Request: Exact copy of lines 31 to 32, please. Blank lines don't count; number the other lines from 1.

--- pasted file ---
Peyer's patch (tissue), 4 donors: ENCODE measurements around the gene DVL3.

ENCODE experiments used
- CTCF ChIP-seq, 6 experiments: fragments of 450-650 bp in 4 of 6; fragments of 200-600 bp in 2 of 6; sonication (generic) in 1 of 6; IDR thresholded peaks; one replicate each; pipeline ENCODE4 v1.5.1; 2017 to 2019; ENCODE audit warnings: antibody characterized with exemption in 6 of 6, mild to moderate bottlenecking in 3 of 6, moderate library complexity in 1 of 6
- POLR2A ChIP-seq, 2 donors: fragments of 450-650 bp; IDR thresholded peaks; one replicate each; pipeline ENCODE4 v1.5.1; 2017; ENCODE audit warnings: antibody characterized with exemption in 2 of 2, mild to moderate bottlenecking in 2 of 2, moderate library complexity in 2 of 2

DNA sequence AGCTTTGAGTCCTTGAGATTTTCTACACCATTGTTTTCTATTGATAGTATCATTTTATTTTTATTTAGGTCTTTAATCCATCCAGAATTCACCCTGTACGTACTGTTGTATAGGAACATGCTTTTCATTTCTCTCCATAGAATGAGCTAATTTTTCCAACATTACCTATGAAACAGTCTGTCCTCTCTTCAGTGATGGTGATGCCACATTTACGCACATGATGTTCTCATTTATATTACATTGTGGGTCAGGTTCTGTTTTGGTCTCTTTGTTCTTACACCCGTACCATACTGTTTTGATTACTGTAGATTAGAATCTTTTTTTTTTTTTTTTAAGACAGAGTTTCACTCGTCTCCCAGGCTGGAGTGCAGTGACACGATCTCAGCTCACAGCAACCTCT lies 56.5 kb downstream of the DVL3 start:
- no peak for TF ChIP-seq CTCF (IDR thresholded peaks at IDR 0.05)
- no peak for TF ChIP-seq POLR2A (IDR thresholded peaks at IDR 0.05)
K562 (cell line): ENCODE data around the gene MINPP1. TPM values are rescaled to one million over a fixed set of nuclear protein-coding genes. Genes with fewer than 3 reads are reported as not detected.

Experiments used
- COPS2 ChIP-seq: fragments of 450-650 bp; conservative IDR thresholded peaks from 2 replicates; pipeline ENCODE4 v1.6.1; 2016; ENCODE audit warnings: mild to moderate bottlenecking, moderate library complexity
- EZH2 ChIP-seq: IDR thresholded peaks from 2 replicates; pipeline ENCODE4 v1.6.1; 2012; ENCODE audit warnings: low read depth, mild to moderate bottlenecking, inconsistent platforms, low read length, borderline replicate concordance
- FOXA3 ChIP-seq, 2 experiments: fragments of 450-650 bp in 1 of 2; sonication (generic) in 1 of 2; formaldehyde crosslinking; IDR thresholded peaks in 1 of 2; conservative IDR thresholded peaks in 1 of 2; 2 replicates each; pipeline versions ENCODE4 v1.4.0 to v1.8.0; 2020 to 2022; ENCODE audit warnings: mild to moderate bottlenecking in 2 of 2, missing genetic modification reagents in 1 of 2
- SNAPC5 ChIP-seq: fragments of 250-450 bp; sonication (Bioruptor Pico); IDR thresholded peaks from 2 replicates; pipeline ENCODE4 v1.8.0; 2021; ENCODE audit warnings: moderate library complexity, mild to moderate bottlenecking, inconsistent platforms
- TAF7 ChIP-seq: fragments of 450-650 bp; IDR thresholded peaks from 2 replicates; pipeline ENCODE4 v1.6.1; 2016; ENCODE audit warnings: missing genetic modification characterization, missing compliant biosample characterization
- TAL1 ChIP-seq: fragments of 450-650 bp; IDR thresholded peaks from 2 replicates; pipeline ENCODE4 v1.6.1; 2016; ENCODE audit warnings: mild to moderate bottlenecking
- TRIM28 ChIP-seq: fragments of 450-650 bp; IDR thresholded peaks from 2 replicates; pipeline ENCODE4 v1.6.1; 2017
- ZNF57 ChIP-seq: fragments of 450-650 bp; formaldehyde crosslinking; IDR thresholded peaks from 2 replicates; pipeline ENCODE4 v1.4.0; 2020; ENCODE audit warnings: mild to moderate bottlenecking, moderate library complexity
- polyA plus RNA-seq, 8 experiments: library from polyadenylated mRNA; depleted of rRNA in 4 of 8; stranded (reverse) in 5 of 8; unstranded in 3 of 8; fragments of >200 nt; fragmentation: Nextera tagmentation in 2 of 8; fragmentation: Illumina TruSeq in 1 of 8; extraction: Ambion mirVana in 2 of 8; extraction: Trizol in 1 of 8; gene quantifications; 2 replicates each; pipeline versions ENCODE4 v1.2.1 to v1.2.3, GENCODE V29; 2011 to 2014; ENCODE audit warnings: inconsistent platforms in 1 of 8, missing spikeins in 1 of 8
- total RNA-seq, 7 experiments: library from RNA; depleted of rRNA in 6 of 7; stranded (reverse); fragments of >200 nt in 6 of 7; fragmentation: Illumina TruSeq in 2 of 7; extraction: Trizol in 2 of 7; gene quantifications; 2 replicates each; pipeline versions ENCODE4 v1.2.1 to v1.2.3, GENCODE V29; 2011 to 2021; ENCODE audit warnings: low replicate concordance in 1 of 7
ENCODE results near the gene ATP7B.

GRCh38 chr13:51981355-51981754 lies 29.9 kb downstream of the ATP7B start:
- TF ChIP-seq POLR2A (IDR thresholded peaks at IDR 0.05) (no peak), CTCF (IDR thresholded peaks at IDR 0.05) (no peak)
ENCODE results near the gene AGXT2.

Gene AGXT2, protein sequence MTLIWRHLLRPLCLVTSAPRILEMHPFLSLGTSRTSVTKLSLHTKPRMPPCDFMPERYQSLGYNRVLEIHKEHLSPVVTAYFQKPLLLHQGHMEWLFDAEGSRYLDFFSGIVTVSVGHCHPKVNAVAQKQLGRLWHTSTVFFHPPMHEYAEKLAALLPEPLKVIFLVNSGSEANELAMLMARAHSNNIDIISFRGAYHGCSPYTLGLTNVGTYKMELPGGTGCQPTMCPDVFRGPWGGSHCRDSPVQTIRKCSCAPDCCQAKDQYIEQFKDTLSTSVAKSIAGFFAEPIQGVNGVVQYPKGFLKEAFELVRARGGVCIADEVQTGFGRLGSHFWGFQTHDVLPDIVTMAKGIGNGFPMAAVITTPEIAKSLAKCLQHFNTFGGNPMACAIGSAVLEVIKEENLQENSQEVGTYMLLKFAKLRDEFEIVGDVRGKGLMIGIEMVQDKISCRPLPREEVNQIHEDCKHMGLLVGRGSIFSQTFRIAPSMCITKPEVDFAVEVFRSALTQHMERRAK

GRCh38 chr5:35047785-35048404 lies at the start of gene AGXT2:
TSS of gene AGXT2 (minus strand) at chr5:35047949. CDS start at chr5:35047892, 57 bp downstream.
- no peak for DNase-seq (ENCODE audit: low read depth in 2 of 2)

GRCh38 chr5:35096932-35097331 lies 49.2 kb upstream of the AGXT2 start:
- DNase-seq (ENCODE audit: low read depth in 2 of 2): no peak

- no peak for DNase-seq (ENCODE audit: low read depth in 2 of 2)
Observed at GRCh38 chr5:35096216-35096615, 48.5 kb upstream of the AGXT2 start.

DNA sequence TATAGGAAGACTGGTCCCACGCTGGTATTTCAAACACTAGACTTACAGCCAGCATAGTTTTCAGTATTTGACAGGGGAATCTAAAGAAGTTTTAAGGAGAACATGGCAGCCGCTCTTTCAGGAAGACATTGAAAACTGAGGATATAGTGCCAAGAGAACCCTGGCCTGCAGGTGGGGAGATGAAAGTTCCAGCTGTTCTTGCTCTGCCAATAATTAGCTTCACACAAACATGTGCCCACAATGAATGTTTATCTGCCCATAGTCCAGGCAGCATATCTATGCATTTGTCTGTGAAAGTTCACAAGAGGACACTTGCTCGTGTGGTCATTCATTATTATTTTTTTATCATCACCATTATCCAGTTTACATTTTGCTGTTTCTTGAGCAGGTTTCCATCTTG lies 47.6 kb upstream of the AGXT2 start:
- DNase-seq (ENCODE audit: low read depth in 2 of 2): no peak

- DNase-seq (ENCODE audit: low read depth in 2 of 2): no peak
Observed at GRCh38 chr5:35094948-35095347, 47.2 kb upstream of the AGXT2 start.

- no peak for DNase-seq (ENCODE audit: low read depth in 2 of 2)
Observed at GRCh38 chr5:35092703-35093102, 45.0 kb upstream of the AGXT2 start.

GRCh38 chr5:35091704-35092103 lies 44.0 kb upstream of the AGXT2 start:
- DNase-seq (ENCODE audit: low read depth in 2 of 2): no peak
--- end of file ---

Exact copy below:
Observed at GRCh38 chr5:35096216-35096615, 48.5 kb upstream of the AGXT2 start.

DNA sequence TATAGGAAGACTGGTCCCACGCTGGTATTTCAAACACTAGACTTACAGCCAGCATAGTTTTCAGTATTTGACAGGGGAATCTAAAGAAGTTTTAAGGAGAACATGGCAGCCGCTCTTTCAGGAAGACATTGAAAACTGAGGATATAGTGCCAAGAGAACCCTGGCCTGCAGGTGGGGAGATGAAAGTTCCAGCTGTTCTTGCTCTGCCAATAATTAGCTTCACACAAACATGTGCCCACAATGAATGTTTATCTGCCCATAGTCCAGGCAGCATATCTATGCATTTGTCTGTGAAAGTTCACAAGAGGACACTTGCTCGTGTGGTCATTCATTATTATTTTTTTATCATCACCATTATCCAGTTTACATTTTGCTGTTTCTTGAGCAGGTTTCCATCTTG lies 47.6 kb upstream of the AGXT2 start: